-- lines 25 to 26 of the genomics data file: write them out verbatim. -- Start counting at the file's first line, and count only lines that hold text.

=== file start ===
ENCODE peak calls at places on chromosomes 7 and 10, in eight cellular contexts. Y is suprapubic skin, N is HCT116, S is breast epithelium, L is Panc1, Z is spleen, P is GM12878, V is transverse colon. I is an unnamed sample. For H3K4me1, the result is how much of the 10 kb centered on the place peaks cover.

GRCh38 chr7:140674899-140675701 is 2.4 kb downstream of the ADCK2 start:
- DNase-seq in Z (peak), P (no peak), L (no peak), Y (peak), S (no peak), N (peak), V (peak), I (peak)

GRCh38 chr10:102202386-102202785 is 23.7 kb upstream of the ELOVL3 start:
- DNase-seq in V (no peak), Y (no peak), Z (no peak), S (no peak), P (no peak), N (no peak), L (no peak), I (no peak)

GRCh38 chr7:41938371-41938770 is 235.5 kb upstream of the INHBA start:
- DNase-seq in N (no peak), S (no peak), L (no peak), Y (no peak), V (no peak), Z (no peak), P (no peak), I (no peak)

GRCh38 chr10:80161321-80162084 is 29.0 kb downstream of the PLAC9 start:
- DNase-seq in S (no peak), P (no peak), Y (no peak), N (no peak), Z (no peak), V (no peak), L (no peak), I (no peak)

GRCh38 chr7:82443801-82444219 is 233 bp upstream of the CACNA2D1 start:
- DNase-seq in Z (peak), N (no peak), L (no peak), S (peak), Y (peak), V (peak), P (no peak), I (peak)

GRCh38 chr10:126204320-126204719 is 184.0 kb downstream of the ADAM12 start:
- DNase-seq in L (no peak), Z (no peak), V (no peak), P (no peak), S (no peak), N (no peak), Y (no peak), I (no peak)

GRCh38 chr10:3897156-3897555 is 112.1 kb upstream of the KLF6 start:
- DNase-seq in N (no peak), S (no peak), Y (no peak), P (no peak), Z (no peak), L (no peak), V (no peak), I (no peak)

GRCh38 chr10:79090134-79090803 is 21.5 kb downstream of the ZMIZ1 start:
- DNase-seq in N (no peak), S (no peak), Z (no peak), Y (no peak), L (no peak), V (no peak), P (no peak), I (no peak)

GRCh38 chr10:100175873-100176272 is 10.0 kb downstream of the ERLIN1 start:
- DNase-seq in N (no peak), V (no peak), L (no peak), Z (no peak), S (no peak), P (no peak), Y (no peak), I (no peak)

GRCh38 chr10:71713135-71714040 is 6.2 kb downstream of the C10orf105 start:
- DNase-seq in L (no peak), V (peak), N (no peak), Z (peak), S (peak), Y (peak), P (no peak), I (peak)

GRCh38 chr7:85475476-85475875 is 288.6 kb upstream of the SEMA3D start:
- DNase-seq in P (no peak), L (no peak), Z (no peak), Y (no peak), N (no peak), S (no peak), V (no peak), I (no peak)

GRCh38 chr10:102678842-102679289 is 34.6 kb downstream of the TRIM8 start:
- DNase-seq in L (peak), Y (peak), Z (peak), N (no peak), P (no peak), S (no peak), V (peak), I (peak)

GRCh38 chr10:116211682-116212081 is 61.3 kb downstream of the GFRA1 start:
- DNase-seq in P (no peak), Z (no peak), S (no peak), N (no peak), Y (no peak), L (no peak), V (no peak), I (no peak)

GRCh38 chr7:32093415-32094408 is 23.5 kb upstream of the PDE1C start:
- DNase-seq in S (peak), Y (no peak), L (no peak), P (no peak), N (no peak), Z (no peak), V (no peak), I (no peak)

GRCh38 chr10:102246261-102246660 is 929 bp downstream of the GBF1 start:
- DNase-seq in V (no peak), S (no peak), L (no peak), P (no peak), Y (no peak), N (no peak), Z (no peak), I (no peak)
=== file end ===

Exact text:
- DNase-seq in L (peak), Y (peak), Z (peak), N (no peak), P (no peak), S (no peak), V (peak), I (peak)

GRCh38 chr10:116211682-116212081 is 61.3 kb downstream of the GFRA1 start: